What Are The Treatment Options For Double Pneumonia
Pneumonia in two lungs is treated the same way as it is in one lung.
The treatment plan will depend on the cause and severity of the infection, and your age and general health. Your treatment may include over-the-counter drugs to relieve pain and fever. These could include:
Your doctor may also suggest a cough medicine to help manage your cough so that you can rest. According to Mayo Clinic, coughing helps move fluid from your lungs, so you dont want to eliminate it entirely.
You can help yourself have a smoother recovery. Take your prescribed medication, rest, drink plenty of fluids, and dont push yourself to get back to your regular activities too soon.
Specific treatments for different types of pneumonia include:
Limit Contact With Others
One of the best things you can do when recovering from pneumonia is to limit your contact with others. As weve learned throughout the COVID-19 pandemicwhich can cause viral pneumoniastaying at least six feet away from others reduces the amount of viral or bacterial content they are exposed to as you breathe or talk.
Overall Demographic And Clinical Characteristics
In total, 4222 patients with pneumonia and septic shock were included in the analysis . The mean age of patients was 62 years. Sixty-three percent had positive cultures from clinical isolates, 21% had concomitant bacteremia, and 35% had nosocomial infections. Of patients with positive cultures, the most common pathogens were Staphylococcus aureus , Streptococcus spp. , Pseudomonas spp. , Escherichia coli , Klebsiella spp. , and Haemophilus influenzae . Mean APACHE II score was 26 , and serum lactate was 4.1 mmol/L at onset of septic shock. During ICU admission, 89% required mechanical ventilation. Of 3048 patients who received appropriate antimicrobial therapy after the development of septic shock, the mean time to administration of antimicrobials was 10.9 h . Fifty-one percent of patients died in hospital.
Table 1 Demographic and clinical characteristics of pneumonia-associated septic shock patients
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How Many People In The Uk Develop Pneumonia Each Year
In 2012, 345 people for every 100,000 had one or more episodes of pneumonia, down from 307 per 100,000 in 2004. In 2009, this rose to 409 people for every 100,000 due to a global flu pandemic. Around 220,000 people receive a diagnosis of pneumonia each year. Some individuals receive more than one diagnosis within a year, but we have focused on the number of individuals who received a diagnosis, rather than the number of cases.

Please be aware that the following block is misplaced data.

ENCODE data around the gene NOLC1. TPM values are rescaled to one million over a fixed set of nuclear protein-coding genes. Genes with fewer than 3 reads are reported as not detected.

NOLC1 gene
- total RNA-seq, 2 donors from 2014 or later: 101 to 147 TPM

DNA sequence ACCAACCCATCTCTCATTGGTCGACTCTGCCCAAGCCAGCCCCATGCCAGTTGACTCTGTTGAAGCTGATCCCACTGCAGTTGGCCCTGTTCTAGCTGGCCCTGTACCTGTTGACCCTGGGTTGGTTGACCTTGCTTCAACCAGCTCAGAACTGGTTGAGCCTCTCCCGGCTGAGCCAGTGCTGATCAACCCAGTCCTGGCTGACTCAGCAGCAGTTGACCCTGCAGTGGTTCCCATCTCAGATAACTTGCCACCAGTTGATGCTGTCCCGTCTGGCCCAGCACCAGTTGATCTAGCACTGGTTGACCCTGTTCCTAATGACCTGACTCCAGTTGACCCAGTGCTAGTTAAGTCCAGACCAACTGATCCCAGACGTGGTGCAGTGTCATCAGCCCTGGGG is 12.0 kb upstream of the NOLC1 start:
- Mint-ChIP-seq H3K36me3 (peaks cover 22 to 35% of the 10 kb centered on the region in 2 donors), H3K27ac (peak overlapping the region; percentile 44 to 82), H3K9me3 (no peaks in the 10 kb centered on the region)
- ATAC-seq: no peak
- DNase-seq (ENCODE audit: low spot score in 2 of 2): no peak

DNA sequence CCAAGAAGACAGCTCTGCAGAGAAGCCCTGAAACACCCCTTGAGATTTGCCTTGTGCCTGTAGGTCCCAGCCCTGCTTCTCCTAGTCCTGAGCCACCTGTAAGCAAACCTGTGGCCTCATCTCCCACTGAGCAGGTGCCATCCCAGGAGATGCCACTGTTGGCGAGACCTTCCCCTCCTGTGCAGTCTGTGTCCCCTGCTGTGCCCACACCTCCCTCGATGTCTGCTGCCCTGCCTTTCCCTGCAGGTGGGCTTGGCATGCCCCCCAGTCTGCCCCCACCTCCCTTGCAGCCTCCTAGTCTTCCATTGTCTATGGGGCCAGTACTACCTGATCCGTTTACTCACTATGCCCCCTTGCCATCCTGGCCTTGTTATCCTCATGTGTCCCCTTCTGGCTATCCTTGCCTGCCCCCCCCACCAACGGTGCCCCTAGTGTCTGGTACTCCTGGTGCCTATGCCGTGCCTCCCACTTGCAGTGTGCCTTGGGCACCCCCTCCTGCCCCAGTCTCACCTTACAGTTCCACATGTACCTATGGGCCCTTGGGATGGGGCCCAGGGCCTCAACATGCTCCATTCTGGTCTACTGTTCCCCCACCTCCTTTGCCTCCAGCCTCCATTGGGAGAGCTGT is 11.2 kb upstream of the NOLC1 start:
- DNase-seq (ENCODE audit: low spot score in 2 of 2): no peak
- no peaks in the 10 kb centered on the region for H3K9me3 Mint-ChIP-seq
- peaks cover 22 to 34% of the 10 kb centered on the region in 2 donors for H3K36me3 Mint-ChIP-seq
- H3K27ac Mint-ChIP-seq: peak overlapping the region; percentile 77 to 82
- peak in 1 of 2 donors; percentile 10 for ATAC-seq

Number of people per 100,000 who developed pneumonia 200412
Drug Trial To Treat Newly Discovered Targets In Covid
As a result of the detailed analysis, researchers identified critical targets to treat severe SARS-CoV-2 pneumonia and lessen its damage. The targets are the immune cells: macrophages and T cells. The study suggests macrophages cells typically charged with protecting the lung can be infected by SARS-CoV-2 and can contribute to spreading the infection through the lung.
Northwestern Medicine will test an experimental drug to treat these targets in COVID-19 pneumonia patients in a clinical trial early in 2021. The drug to be tested quiets the inflammatory response of these immune cells, thus enabling initiation of the repair process in the injured lung.
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Pneumonia Risk Factors For People Aged 70 And Older
The risk factors for developing pneumonia in people aged 70 and older are similar to the risk factors that lead to pneumonia in children.
Outdoor air pollution small particulate matter air pollution is the risk factor that lead to most deaths. In 2017 it lead to more than 300,000 deaths from pneumonia of older people.
Smoking and exposure to secondhand smoke have contributed to 150,000 and 73,000 deaths from pneumonia in this age group, respectively.
Are There Treatments For Covid
Pneumonia may need treatment in a hospital with oxygen, a ventilator to help you breathe, and intravenous fluids to prevent dehydration.
Clinical trials are looking into whether some drugs and treatments used for other conditions might treat severe COVID-19 or related pneumonia, including dexamethasone, a corticosteroid.
The FDA has approved the antiviral remdesivir for treatment of patients hospitalized with COVID. The drug was origininally developed to treat the Ebola virus.
The agency rescinded an emergency use authorization for the anti-malarials chloroquine and hydroxychloroquine amid serious concerns about their safety and how well they worked against the virus.
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Things You Should Know About Pneumonia
- By Stephanie Watson, Executive Editor, Harvard Women’s Health Watch